Under National Offshore Petroleum Safety and Environmental Management Authority (NOPSEMA) legislation proponents and titleholders should consult with the department when preparing an Offshore Project Proposal or an Environment Plan. The NOPSEMA administers the Offshore Petroleum and Greenhouse Gas Storage Act 2009 (OPGGSA) and associated delegated legislation including the Offshore Petroleum and Greenhouse Gas Storage (Environment) Regulations 2009 (Environment Regulations).
Consultation for Marine pest biosecurity
Marine pests can have a serious effect on the environment. Management of marine pest risks need to be considered when planning any offshore activity.
Marine pests, also known as invasive marine species (IMS), can be transported through ballast water and sediments, and biofouling. The Department of Agriculture (department) administers the Biosecurity Act 2015 (Cth)(Biosecurity Act) to manage the biosecurity risks of ballast water and biofouling from vessels operating in Australian seas.
Consultation for Offshore Project Proposals (OPPs)
In preparing an OPP please ensure that you take into account your biosecurity obligations, including ballast water and biofouling requirements under the Biosecurity Act and under the International Maritime Organisation (IMO). This includes the:
The department does not need to be consulted on each OPP but can be contacted at Marine Pests if you have any specific questions on marine biosecurity.
Consultation for an Environment Plan
The department are relevant persons under Environment Regulation 11A(1)(a) when a petroleum activity has the potential to introduce or spread marine pests and diseases into Australian waters. The department should be consulted by titleholders prior to the public comment phase of an environment plan (EP) to ensure titleholders are planning to meet biofouling requirements and manage ballast water appropriately.
The Environment Regulations provide a framework for environmental management and regulation of offshore petroleum and greenhouse gas activities. Under this framework an EP is required to be assessed and accepted by NOPSEMA prior to any petroleum or greenhouse gas activity commencing in Commonwealth waters.
As part of an EP submission, the Environment Regulations require that titleholders must demonstrate that they have consulted with ‘relevant persons’. Titleholders are also required to assess the merits of any objection or claim about the activities made by ‘relevant persons’ and include copies of full text responses in the EP.
Information required for EP consultation
As specified in Environment Regulation 11A(2): For the purpose of the consultation, the operator must give each relevant person sufficient information to allow the relevant person to make an informed assessment of the possible consequences of the activity on the functions, interests or activities of the relevant person.
The department considers the information listed below to be sufficient information.
- Titleholder details
- Proposed dates the activity is being undertaken
- Map of area the activity is being undertaken
- Type of activity being undertaken
- Types of vessels that will be servicing the offshore installation and their origin and destination (domestic or international movements).
- A description of the marine environment that may be affected by planned aspects of the activity. This may include information of water depth, the surrounding marine habitat (reef, sandy, rocky), and proximity to island or shoals.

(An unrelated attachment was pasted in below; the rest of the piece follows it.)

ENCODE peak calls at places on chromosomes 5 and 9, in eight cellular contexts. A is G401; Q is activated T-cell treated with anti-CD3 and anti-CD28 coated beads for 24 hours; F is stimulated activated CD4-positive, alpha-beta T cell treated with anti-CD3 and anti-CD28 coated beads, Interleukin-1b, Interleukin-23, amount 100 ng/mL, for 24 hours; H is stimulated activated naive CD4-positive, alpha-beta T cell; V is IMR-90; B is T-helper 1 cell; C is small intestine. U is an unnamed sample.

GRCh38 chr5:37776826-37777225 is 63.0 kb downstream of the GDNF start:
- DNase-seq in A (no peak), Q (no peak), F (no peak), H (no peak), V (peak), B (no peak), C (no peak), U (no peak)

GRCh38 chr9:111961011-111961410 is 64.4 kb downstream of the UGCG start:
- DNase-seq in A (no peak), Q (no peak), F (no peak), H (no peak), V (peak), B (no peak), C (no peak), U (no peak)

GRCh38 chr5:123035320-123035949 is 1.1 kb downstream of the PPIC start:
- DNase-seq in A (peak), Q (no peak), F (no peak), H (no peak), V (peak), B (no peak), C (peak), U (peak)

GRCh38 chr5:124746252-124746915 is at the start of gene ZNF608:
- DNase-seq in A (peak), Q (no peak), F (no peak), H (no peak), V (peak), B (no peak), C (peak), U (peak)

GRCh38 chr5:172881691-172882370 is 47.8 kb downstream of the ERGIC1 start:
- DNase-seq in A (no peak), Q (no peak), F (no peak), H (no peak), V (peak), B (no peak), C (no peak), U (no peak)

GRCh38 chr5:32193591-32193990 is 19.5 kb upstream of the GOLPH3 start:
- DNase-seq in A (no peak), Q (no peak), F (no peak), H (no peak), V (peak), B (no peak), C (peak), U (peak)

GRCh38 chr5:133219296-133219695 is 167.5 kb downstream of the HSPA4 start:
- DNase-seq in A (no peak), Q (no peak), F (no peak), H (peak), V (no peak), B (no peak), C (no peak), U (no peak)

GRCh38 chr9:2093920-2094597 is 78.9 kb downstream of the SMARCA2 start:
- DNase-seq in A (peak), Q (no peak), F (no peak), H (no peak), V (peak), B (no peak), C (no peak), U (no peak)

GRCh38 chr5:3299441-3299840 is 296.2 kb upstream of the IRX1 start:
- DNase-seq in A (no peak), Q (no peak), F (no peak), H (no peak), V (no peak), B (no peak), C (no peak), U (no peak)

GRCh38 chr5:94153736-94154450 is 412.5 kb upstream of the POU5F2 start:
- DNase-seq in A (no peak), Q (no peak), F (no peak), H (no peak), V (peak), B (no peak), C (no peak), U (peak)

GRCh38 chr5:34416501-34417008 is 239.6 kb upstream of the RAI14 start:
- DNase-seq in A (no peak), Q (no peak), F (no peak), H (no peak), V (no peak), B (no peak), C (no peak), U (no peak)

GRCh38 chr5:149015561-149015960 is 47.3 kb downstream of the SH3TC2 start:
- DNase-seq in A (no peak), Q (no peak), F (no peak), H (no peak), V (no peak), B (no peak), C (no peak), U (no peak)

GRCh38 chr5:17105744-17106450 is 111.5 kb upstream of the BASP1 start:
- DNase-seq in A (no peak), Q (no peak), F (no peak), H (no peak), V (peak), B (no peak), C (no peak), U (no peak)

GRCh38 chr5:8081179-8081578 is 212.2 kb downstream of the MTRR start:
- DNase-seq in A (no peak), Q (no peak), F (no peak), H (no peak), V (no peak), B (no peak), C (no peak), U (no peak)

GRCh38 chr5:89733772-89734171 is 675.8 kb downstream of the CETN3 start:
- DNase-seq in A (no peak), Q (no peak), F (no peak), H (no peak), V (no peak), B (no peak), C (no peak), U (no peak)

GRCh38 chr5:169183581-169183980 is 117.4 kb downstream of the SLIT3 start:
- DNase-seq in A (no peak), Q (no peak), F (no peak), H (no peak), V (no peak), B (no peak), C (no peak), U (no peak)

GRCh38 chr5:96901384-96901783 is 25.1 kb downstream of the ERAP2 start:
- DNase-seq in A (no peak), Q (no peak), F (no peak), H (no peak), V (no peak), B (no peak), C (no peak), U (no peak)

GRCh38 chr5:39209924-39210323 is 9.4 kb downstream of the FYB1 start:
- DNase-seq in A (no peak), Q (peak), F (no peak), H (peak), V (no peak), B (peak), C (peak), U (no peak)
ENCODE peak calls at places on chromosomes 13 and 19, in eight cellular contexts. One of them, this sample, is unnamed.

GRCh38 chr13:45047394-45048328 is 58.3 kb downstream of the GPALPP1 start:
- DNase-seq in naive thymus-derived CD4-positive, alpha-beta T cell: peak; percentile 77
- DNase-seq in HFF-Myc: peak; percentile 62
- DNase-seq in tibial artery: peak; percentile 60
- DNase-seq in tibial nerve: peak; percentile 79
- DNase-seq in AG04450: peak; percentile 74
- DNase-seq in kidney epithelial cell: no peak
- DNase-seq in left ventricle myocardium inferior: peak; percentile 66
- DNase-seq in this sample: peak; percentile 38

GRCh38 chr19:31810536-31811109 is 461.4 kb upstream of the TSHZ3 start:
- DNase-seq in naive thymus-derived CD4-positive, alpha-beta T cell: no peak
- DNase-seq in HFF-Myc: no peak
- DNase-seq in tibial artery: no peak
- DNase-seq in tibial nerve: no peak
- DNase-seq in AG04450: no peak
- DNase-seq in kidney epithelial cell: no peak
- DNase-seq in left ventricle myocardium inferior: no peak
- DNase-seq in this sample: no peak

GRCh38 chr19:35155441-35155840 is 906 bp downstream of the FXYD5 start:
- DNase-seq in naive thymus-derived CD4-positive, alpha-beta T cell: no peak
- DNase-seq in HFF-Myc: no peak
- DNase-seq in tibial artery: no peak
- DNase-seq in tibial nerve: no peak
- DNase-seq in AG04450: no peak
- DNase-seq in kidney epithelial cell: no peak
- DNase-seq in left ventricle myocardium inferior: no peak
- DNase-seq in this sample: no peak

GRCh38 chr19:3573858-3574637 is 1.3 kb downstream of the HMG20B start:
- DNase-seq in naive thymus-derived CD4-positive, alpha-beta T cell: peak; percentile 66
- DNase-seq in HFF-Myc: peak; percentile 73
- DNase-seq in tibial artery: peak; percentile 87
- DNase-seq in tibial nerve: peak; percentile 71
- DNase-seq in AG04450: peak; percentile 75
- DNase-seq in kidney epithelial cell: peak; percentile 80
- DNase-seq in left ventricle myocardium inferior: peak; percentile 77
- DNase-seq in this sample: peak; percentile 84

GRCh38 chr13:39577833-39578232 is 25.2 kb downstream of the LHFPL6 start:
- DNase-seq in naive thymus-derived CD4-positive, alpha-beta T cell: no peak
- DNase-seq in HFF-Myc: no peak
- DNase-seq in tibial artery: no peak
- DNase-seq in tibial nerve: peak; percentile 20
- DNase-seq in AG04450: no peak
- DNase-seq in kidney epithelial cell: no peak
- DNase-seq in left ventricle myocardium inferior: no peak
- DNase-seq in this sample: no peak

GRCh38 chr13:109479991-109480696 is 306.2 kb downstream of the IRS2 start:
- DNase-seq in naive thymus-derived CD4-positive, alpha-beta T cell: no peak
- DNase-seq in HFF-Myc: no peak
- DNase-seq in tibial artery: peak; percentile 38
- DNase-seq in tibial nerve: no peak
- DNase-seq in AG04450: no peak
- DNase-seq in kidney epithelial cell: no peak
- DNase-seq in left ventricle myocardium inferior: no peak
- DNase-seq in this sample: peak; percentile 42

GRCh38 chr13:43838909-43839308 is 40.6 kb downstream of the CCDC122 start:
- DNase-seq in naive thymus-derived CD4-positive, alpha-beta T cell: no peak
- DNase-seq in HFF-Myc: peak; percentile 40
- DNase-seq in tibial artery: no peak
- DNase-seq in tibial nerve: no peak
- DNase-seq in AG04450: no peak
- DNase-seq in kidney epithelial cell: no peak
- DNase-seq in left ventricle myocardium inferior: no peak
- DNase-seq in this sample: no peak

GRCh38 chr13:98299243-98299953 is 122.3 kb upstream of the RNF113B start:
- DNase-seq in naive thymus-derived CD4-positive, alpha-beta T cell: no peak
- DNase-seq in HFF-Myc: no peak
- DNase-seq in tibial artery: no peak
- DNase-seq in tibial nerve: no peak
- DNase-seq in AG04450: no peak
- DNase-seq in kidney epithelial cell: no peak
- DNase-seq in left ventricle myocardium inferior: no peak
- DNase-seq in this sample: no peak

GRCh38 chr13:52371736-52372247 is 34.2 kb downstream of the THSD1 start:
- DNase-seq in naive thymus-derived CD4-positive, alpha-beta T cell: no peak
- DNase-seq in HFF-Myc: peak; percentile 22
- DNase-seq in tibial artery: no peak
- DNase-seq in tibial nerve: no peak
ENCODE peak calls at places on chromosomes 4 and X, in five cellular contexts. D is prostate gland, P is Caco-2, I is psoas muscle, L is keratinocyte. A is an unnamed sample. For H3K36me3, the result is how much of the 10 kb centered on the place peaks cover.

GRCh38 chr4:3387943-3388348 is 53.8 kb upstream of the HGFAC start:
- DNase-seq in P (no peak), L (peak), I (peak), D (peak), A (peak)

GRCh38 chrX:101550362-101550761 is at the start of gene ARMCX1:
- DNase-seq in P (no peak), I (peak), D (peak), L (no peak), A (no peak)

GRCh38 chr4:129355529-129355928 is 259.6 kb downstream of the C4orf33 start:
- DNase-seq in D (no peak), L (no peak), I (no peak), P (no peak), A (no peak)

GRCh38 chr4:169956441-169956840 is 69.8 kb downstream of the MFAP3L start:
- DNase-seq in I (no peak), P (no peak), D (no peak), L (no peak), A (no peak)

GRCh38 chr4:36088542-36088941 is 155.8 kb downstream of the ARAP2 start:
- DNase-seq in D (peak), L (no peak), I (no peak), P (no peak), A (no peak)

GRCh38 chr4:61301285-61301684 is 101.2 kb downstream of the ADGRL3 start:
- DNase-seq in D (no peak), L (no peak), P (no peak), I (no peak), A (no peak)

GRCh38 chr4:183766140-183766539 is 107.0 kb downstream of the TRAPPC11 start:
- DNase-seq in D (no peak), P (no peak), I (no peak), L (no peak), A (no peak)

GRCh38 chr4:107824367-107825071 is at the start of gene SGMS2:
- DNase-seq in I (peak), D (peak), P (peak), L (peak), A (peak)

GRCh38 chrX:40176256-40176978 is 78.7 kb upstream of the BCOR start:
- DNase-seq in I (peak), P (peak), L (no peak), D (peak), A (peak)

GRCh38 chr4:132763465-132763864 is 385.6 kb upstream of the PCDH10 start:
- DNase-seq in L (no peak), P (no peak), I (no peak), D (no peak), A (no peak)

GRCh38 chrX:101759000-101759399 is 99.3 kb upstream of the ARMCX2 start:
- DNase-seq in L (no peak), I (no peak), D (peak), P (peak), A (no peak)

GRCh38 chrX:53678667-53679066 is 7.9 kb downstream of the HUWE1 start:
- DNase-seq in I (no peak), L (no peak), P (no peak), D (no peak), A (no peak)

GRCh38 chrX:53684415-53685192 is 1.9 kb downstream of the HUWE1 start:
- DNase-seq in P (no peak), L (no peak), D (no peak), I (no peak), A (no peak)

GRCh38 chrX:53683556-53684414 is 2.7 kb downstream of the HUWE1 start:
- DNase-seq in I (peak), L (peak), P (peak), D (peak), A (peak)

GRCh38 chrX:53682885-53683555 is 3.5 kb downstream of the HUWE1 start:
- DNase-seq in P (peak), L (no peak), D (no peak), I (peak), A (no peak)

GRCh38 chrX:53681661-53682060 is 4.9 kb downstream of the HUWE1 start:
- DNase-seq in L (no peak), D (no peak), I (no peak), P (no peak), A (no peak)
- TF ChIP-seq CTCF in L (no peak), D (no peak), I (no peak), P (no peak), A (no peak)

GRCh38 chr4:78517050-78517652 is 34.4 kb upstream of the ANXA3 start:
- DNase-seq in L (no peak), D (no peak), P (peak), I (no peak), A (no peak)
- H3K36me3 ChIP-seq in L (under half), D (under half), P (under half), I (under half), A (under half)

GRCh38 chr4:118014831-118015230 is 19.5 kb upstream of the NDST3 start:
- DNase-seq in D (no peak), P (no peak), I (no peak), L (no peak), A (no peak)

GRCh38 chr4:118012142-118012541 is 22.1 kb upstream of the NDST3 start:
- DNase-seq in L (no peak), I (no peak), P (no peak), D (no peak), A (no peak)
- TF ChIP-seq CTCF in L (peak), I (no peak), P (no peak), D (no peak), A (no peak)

- Details and an evaluation of the environmental impacts including the risks of introducing/spreading an IMS into Australian waters. The titleholder must identify the risks relevant to marine pest biosecurity branch of the departments, and propose appropriate control measures prior to consultation. If the risk is uncertain or unknown the titleholder must identify perceived risks or specific sections of the EP that they wish to enquire about.
- A demonstrated understanding of how Australia’s ballast water and biofouling requirements apply to the facility and/or vessel(s).
- Details of the control measures that will be in place to reduce the risk of introducing or spreading marine pests. Control measures should represent best practice, and includes, but is not limited to, vessel ballast water management plans and certificates (in line with the Australian Ballast Water Management Requirements), and biofouling management plans (in line with the IMO biofouling guidelines and Australian biofouling management guidelines).
Please note it is not acceptable to attach an entire EP for review by the department. This will not be considered as genuine consultation.
Under Environment Regulation 11A(3) the Operator must allow a relevant person a reasonable period of time for consultation. For the purposes of consultation with the department on marine biosecurity, 10 business days is considered a reasonable period for an initial response. Should further review and feedback be required appropriate timeframes will be discussed.
If required the department will provide written advice to the proponent or titleholder relating to potential impacts on Australia’s marine biosecurity. If there has been no response from the department, it can be assumed we have no comments on the plan.
It is recommended that the proponent or titleholder review and use the Department of Agriculture Offshore Installations - Biosecurity Guide. There is also further information about biosecurity concerns and requirements for offshore vessels on the department’s website.
The marine biosecurity area of the department is contactable at Marine Pests.
We are working with other regulators and industry to develop a Standard to make marine biosecurity requirements clearer and more consistent across jurisdictions for organisations and vessels operating in the offshore petroleum sector. If you would like to contribute to developing the standard, email Pests marine.
Further updates will be provided as the Standard develops.
For enquiries about marine pest biosecurity, email Pests marine
For enquiries about aircraft or vessel interactions with offshore petroleum activities, email Seaports